Wednesday, May 12, 2010

Refreshing Translations

A few months ago we created a display to accompany the Best Translated Book Award prize for 2010. It has sold well and we receive many compliments on it. So, a makeover was clearly in order.

Just last week in New York City, PEN American Center held their week-long, sixth annual, World Voices Festival of International Literature featuring 150 writers from 40 countries. This celebration of connecting literature from around the world to readers of other languages is a reminder that with globalization comes the opportunity to embark upon new literary journeys.

So, with an aesthetic facelift and some new titles, the books-in-translation display is alert and refreshed, ready for another round of introducing Milwaukee readers to works from other countries.

The refreshed display includes a diverse range of languages from all over: Western Europe (Italian, French, German, Dutch, Spanish, Greek); the East (Russian, Chinese, Japanese); Scandinavia (Danish, Icelandic, Norwegian); the Middle East/Africa (Hebrew, Arabic); South America (Portugese); and some less familiar tongues (Catalan, Basque, Croatian, middle-Scots).

There's The Tsar's Dwarf by Peter Fogtdal (translated from the Danish by Tiina Nunnally), a darkly humorous exploration of religion and what it means to be human, told through the heart and mind of a Danish dwarf kept by Peter the Great in the early 18th century. I also recommend Fogtdal's riotous blog about books, U.S. life, and culture clashes.

We have Seamus Heaney's translation of Robert Henryson's epic poem The Testament of Cresseid and Seven Fables from the Middle-Scots, a version of English spoken in the 1400-1500s. You may scoff at my inclusion of an "English" book with works in translation, but Middle Scots is not exactly English as we understand it today. For example: "Ane sillie scheill under an erdfast stane / Off quhilk the entres wes not hie nor braid;"

The Accordionist's Son by Bernardo Atxaga (translated from the Basque by Margaret Jull Costa) deftly weaves the traditions and culture of the Basque people with the memories of a self-exiled man to explore the history of a little-known region as it grapples with war and keeping it's identity alive. Themes of class, family and politics blend together seamlessly in this superb, dark, yet celebratory tale.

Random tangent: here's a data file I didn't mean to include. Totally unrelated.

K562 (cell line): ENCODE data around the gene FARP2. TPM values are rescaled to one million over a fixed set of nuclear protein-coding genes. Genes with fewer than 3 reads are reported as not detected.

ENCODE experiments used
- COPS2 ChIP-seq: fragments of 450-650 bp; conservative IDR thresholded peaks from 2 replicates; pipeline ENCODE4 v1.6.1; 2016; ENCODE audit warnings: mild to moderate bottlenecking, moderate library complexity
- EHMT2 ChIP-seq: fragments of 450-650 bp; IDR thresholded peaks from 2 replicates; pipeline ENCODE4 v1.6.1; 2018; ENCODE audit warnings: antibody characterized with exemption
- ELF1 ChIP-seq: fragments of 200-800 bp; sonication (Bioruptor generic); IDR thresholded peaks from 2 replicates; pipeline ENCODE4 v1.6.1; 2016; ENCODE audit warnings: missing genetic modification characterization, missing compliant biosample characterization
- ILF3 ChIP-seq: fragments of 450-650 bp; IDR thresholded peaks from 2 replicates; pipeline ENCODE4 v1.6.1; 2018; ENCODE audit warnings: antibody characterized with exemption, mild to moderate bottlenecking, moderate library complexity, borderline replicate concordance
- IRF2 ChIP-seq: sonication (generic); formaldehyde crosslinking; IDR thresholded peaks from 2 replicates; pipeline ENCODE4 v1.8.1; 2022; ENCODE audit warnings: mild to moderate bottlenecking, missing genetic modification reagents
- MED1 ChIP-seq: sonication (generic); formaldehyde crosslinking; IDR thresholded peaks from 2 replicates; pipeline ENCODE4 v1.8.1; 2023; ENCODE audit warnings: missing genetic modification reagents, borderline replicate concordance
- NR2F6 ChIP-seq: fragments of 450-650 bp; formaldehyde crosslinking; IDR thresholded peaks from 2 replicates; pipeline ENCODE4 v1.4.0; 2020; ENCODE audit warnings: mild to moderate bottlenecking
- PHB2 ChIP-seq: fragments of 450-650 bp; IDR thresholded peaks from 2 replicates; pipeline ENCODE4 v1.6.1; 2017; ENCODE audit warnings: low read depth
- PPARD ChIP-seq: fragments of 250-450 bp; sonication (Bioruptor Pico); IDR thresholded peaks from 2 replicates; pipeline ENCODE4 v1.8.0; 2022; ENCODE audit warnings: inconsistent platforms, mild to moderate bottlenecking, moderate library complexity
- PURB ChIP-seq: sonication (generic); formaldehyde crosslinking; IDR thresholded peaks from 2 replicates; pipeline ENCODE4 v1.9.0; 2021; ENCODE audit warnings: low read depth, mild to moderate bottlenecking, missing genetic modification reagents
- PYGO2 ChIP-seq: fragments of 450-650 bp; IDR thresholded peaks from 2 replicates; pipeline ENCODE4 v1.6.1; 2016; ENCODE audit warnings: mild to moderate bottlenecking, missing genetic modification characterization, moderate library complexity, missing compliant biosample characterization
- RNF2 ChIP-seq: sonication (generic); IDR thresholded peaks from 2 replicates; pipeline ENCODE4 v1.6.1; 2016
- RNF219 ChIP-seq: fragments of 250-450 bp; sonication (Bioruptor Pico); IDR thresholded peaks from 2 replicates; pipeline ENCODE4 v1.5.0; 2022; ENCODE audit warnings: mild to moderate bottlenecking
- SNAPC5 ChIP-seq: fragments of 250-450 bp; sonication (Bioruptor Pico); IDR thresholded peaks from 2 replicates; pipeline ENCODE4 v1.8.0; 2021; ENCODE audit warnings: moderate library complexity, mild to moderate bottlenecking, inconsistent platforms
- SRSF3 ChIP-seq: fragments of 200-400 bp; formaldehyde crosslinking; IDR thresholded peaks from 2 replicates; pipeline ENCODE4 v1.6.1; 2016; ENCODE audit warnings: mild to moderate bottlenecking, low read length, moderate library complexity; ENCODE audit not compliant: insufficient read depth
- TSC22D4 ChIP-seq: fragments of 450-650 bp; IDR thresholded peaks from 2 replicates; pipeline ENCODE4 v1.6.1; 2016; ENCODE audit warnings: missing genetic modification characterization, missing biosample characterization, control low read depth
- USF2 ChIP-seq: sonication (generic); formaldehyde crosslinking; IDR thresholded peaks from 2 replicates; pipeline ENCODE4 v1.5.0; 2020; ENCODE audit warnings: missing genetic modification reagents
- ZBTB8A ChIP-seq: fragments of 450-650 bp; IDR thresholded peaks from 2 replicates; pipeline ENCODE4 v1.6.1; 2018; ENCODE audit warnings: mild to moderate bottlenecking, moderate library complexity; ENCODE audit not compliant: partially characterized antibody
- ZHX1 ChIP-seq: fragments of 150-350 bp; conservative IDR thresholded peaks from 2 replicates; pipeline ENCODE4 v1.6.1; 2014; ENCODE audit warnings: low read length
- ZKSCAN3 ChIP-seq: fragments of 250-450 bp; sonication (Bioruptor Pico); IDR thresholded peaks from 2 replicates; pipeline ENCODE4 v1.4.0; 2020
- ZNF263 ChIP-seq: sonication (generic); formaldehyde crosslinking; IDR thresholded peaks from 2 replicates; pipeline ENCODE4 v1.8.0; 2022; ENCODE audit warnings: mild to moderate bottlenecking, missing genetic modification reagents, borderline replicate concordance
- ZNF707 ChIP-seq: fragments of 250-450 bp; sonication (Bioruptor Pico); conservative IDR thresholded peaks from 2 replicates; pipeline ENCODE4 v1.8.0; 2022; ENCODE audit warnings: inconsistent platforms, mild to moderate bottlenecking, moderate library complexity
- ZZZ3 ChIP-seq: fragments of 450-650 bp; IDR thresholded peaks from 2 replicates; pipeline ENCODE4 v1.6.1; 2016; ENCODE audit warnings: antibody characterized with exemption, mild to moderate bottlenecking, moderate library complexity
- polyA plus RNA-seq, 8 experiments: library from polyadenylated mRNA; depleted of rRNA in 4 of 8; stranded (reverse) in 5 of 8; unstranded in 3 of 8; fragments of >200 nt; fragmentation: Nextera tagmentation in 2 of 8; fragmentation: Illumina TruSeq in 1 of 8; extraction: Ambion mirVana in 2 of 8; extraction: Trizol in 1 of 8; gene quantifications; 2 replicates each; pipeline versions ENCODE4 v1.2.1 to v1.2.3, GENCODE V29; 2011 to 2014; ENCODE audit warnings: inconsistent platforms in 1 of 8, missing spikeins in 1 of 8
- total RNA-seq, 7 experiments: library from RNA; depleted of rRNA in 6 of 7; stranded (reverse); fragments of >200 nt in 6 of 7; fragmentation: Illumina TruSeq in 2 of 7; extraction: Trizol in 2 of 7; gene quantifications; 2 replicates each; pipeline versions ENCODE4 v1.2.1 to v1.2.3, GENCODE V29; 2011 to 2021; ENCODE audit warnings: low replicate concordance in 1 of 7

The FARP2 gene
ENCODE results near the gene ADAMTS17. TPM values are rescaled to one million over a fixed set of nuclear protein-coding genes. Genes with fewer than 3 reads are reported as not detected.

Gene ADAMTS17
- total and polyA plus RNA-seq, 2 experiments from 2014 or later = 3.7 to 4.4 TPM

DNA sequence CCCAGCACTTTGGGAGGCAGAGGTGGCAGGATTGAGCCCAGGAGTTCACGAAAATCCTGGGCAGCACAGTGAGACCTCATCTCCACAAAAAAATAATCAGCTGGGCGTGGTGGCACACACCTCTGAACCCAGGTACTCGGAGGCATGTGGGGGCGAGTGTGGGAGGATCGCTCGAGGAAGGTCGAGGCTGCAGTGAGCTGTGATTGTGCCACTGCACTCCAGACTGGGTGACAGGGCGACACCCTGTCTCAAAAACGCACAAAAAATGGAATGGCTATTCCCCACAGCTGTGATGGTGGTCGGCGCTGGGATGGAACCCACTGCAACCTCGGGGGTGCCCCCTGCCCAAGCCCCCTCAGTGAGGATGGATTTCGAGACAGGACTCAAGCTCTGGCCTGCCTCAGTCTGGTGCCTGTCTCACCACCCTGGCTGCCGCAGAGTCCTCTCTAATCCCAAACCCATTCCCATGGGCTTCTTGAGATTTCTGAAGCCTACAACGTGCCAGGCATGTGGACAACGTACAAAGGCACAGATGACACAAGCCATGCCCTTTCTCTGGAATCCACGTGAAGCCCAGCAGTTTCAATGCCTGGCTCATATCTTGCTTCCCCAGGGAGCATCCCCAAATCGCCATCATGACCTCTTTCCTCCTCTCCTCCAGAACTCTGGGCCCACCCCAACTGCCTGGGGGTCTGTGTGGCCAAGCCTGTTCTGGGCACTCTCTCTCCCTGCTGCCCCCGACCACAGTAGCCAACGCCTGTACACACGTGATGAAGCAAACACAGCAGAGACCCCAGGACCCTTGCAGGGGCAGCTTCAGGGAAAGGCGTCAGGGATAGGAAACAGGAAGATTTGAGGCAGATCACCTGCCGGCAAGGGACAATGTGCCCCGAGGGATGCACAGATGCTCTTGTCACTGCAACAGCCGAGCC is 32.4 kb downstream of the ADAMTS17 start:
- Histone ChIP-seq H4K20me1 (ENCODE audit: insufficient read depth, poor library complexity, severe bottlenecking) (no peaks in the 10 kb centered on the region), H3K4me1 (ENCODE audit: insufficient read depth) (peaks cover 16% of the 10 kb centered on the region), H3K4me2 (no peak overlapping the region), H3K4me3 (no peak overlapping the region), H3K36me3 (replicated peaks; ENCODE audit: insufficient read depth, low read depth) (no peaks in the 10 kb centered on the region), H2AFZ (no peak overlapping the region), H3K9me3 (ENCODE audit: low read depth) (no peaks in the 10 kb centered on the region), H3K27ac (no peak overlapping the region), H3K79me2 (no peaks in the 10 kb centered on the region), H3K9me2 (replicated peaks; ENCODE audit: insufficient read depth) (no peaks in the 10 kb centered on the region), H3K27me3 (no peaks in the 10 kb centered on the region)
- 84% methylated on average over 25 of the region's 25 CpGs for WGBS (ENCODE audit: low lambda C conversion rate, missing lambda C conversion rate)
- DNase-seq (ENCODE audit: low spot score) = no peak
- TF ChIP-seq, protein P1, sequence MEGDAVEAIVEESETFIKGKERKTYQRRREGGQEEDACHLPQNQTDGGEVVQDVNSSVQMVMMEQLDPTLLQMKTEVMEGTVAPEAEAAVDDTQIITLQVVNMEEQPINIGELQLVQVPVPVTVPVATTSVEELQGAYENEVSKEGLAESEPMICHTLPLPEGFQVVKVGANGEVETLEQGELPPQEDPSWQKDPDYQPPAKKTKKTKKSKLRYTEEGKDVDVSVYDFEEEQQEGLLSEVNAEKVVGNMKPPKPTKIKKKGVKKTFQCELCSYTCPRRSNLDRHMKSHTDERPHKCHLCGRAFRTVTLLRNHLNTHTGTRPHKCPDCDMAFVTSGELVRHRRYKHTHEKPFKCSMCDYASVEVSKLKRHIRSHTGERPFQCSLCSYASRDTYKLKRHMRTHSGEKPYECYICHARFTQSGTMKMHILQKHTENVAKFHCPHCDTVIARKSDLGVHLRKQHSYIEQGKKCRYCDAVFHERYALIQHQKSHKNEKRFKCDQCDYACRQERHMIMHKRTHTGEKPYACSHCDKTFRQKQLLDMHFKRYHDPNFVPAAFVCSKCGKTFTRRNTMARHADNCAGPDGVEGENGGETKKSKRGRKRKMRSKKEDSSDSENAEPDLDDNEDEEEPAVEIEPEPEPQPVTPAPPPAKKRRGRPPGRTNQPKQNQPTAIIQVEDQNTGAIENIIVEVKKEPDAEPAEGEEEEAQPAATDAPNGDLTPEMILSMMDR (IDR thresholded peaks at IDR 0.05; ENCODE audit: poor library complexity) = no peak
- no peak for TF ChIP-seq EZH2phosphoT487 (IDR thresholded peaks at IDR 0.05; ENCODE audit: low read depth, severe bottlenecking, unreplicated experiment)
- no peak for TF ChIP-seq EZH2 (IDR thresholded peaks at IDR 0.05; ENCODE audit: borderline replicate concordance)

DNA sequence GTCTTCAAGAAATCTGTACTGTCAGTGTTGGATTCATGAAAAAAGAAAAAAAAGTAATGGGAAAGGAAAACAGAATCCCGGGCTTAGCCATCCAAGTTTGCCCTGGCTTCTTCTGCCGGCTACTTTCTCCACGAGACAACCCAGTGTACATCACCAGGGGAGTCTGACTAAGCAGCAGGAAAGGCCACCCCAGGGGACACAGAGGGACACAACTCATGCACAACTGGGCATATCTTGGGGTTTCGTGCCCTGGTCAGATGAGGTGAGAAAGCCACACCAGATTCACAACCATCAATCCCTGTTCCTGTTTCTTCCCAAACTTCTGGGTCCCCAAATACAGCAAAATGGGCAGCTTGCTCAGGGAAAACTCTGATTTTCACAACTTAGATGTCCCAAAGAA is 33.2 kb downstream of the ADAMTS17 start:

Tatyana Tolstaya, of the literary family Tolstoy, echoes her familial legacy of brilliantly inventive writing with The Slynx - a post-apocalyptic, dystopian novel (set 200 years after the end of civilization as we know it) that begets a radioactively mutated new race, old humans clinging to the last scraps of the world's literature even though books and freethought are banned, and a mysterious creature that stalks this new landscape.

Or how about The Pets by Bragi Olafsson (translated from the Icelandic by Janice Balfour), which takes place entirely in one apartment as a man hides under a bed when an old friend comes to visit, but that friend comes inside anyway, makes himself at home and throws a huge party. All the while, the poor Emil is hiding away under his bed.

These magnificent works are here for our enjoyment thanks to the laborious, inglorious work of translators. Won't you pick one up today?

1 comment:

  1. I did readings in about forty book stores and universities on my US book tour, and my stop in Milwaukee was one of the most memorable.

    Thanks for the kind words about THE TSAR'S DWARF. There is a great world of literature out there, so on behalf of all foreign writers from small "insignificant" countries, thanks for what you're doing. You rock! And then some!